CRE-MARC (Centre for Research Excellence in Minimising Antibiotic Resistance in the Community) is an NHMRC-funded Centre for Research which started in Nov 2018 (for 5 years), at $2.5m

It builds on CREMARA (The Centre for Research Excellence in Minimising Antibiotic Resistance for Acute Respiratory Infections) which was funded by the NHMRC in 2012. This second CRE that is building on the achievements of CREMARA in acute respiratory infections and extends this research into a second phase of implementation and new work in urine and skin infections.

What CREMARA achieved: The team achieved 91 publications (a combination of articles that provided new knowledge, along with articles that emphasised research translation and practice and policy implications). Many of these articles generated knowledge about effective interventions that general practitioners (GPs) can adopt to reduce their prescribing of antibiotics for acute respiratory infections (ARIs). Additional funding (such as via NHMRC project grants scheme) was obtained to conduct large projects, such as nation-wide cluster randomised trials in general practice. The CREMARA team held two national summit meetings. The 2017 National Roundtable meeting involved presentations from and discussion with the United Kingdom’s Chief Medical Officer Dame Sally Davies, Australia’s Chief Medical Officer Prof Brendan Murphy, and key stakeholders from numerous federal and state government departments, agencies, and other research groups, and a report published in the MJA, and ongoing action planned developed.

The outputs from CREMARA have influenced policy in Government (eg Australian Strategic and Technical Advisory Group on Antimicrobial Resistance, ASTAG), Australian Commission on Safety and Quality in Health Care (ACSQHC); and professional bodies (eg Royal Australian College of GPs (RACGP) and other colleges). CREMARA has also strongly contributed to building research capacity, with 11 PhD scholars and post-doctoral research fellows, and >10 clinician-researchers developing skills in research and research translation in the important field of community antibiotic resistance research. One CREMARA post-doctoral research fellow has recently commenced an academic position in Denmark continuing to work in antibiotic resistance in the community and collaborate with our team.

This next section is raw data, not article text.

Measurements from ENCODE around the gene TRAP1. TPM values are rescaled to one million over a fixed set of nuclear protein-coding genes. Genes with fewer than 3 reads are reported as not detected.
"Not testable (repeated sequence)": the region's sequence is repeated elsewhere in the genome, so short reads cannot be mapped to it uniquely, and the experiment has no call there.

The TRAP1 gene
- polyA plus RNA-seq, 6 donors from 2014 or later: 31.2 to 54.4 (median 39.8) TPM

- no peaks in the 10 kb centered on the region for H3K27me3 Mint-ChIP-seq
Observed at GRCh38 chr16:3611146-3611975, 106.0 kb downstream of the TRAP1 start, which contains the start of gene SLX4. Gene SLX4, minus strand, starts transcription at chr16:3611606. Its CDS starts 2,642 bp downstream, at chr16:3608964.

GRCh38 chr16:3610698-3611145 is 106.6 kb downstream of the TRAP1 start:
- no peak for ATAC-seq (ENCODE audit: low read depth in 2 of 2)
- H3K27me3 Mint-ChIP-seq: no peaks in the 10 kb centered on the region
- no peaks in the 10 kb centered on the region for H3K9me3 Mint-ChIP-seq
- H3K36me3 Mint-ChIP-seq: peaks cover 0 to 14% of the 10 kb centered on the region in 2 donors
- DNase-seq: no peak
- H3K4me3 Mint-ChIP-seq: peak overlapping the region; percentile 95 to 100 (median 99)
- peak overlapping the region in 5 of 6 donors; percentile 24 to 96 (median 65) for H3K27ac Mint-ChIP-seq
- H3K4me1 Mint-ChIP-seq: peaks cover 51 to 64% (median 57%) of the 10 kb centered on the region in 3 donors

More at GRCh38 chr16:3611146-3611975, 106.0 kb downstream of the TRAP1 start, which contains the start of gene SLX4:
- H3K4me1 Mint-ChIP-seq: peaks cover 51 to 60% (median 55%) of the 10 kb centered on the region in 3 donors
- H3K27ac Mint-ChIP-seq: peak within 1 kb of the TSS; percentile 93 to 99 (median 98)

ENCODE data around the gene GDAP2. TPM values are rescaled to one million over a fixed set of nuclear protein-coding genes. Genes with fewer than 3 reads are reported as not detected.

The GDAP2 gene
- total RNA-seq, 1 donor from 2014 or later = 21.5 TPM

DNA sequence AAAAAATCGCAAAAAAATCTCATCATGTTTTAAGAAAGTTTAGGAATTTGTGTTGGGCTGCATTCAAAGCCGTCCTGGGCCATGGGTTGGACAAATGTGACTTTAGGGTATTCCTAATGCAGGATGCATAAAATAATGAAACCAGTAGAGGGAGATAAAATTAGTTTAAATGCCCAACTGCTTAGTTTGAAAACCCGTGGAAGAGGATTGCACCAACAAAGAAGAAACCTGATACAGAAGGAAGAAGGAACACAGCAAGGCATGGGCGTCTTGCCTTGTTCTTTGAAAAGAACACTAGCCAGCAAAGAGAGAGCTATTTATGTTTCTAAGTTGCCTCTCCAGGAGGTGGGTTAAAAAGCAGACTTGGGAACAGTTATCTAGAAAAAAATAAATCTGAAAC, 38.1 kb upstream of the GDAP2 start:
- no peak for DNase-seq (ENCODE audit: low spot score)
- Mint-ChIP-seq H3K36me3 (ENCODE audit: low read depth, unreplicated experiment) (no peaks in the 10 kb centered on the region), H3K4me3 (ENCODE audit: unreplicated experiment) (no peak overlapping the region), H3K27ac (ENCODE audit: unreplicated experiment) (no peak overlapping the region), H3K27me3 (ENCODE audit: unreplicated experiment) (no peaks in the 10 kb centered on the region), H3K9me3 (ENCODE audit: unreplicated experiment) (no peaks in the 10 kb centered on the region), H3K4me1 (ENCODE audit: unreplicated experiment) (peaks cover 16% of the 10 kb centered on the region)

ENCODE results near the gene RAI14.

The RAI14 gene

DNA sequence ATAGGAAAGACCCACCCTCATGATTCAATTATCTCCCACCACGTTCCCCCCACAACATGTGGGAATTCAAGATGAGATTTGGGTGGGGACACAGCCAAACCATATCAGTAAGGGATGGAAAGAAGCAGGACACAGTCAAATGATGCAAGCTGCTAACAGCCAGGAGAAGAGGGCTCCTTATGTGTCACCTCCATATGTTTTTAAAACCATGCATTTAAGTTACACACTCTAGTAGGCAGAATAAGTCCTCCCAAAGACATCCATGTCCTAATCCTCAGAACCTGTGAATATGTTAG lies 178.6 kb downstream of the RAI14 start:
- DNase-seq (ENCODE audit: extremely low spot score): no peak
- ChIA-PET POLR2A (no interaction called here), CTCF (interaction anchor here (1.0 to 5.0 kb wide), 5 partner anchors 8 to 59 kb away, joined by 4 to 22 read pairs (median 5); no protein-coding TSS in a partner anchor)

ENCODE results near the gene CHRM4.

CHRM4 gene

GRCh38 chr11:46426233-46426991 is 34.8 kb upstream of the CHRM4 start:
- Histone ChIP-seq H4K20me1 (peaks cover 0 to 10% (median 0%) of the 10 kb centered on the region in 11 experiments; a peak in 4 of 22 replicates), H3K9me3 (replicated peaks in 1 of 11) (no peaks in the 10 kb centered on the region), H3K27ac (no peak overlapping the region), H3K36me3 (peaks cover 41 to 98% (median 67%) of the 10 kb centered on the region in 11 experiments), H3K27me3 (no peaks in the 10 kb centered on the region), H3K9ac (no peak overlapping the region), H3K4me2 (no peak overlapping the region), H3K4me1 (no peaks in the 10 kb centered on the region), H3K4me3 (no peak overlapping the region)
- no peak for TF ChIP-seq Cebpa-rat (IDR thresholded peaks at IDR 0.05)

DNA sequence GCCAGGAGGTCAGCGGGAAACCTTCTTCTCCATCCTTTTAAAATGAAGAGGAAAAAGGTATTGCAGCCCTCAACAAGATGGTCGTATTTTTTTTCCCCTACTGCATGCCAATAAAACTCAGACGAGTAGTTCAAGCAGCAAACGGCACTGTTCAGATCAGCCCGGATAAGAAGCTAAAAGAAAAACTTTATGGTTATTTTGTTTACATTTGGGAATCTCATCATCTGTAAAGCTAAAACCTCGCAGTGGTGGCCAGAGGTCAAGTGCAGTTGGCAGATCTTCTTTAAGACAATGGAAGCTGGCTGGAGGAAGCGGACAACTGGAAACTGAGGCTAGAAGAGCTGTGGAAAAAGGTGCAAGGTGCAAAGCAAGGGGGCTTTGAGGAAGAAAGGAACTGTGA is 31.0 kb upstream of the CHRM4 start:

What is needed next: CRE-MARC. Three major obstacles remain to reducing antibiotic use in Australian primary care:
1) the poor adoption of several effective interventions for improving ARI prescribing, which emphasises that the next steps should be implementation research focussed on improving uptake of these interventions into practice;
2) the need to broaden the focus beyond minimising antibiotic use in just acute respiratory infections (ARIs) and to include the two other major antibiotic indications in primary care – skin and soft-tissue infections (SSTIs) and urinary tract infections (UTIs); and
3) the well-known, but little understood, problem of very high use of antibiotics in Residential Aged Care Facilities (RACFs).